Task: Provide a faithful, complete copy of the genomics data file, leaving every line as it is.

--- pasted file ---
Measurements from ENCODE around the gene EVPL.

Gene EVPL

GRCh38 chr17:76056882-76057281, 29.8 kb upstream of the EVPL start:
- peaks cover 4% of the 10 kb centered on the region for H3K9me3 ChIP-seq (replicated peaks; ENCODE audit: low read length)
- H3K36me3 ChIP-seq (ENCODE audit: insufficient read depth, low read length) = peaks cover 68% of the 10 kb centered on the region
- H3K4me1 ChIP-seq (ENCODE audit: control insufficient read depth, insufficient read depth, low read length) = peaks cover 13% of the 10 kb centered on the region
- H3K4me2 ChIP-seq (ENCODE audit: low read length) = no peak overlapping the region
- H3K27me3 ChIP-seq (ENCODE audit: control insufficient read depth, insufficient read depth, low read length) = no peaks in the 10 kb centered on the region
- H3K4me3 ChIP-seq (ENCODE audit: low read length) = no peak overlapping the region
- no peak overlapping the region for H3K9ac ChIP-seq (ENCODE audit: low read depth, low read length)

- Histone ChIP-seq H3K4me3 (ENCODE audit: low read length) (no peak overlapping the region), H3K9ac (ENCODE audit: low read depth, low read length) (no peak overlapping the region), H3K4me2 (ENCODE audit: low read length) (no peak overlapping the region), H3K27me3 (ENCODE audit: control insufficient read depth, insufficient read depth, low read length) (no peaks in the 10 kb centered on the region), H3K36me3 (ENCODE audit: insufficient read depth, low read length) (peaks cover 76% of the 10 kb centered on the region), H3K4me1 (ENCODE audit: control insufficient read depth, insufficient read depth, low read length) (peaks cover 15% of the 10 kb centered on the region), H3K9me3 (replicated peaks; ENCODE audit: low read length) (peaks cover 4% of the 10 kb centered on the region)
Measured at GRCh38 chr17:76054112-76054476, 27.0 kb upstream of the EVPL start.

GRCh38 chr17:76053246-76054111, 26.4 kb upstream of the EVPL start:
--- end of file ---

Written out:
Measurements from ENCODE around the gene EVPL.

Gene EVPL

GRCh38 chr17:76056882-76057281, 29.8 kb upstream of the EVPL start:
- peaks cover 4% of the 10 kb centered on the region for H3K9me3 ChIP-seq (replicated peaks; ENCODE audit: low read length)
- H3K36me3 ChIP-seq (ENCODE audit: insufficient read depth, low read length) = peaks cover 68% of the 10 kb centered on the region
- H3K4me1 ChIP-seq (ENCODE audit: control insufficient read depth, insufficient read depth, low read length) = peaks cover 13% of the 10 kb centered on the region
- H3K4me2 ChIP-seq (ENCODE audit: low read length) = no peak overlapping the region
- H3K27me3 ChIP-seq (ENCODE audit: control insufficient read depth, insufficient read depth, low read length) = no peaks in the 10 kb centered on the region
- H3K4me3 ChIP-seq (ENCODE audit: low read length) = no peak overlapping the region
- no peak overlapping the region for H3K9ac ChIP-seq (ENCODE audit: low read depth, low read length)

- Histone ChIP-seq H3K4me3 (ENCODE audit: low read length) (no peak overlapping the region), H3K9ac (ENCODE audit: low read depth, low read length) (no peak overlapping the region), H3K4me2 (ENCODE audit: low read length) (no peak overlapping the region), H3K27me3 (ENCODE audit: control insufficient read depth, insufficient read depth, low read length) (no peaks in the 10 kb centered on the region), H3K36me3 (ENCODE audit: insufficient read depth, low read length) (peaks cover 76% of the 10 kb centered on the region), H3K4me1 (ENCODE audit: control insufficient read depth, insufficient read depth, low read length) (peaks cover 15% of the 10 kb centered on the region), H3K9me3 (replicated peaks; ENCODE audit: low read length) (peaks cover 4% of the 10 kb centered on the region)
Measured at GRCh38 chr17:76054112-76054476, 27.0 kb upstream of the EVPL start.

GRCh38 chr17:76053246-76054111, 26.4 kb upstream of the EVPL start: